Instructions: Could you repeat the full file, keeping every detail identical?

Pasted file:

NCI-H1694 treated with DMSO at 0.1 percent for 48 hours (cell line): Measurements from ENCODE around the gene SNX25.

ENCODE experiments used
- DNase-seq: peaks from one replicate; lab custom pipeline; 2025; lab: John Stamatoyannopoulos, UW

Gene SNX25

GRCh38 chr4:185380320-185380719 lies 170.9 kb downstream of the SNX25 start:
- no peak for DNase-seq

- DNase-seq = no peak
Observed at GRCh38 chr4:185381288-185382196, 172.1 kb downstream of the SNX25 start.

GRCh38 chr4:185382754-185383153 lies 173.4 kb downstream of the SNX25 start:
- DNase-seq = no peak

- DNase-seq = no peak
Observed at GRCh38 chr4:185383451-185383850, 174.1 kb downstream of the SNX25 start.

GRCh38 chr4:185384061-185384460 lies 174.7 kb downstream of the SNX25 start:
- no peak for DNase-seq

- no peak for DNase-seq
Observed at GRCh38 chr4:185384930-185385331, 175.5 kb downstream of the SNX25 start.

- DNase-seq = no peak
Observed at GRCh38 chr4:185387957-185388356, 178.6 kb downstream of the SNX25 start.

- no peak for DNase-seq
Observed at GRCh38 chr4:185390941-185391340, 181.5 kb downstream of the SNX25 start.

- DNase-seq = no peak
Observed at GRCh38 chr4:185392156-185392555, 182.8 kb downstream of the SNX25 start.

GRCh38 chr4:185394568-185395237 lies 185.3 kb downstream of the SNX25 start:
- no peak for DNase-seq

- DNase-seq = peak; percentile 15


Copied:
NCI-H1694 treated with DMSO at 0.1 percent for 48 hours (cell line): Measurements from ENCODE around the gene SNX25.

ENCODE experiments used
- DNase-seq: peaks from one replicate; lab custom pipeline; 2025; lab: John Stamatoyannopoulos, UW

Gene SNX25

GRCh38 chr4:185380320-185380719 lies 170.9 kb downstream of the SNX25 start:
- no peak for DNase-seq

- DNase-seq = no peak
Observed at GRCh38 chr4:185381288-185382196, 172.1 kb downstream of the SNX25 start.

GRCh38 chr4:185382754-185383153 lies 173.4 kb downstream of the SNX25 start:
- DNase-seq = no peak

- DNase-seq = no peak
Observed at GRCh38 chr4:185383451-185383850, 174.1 kb downstream of the SNX25 start.

GRCh38 chr4:185384061-185384460 lies 174.7 kb downstream of the SNX25 start:
- no peak for DNase-seq

- no peak for DNase-seq
Observed at GRCh38 chr4:185384930-185385331, 175.5 kb downstream of the SNX25 start.

- DNase-seq = no peak
Observed at GRCh38 chr4:185387957-185388356, 178.6 kb downstream of the SNX25 start.

- no peak for DNase-seq
Observed at GRCh38 chr4:185390941-185391340, 181.5 kb downstream of the SNX25 start.

- DNase-seq = no peak
Observed at GRCh38 chr4:185392156-185392555, 182.8 kb downstream of the SNX25 start.

GRCh38 chr4:185394568-185395237 lies 185.3 kb downstream of the SNX25 start:
- no peak for DNase-seq

- DNase-seq = peak; percentile 15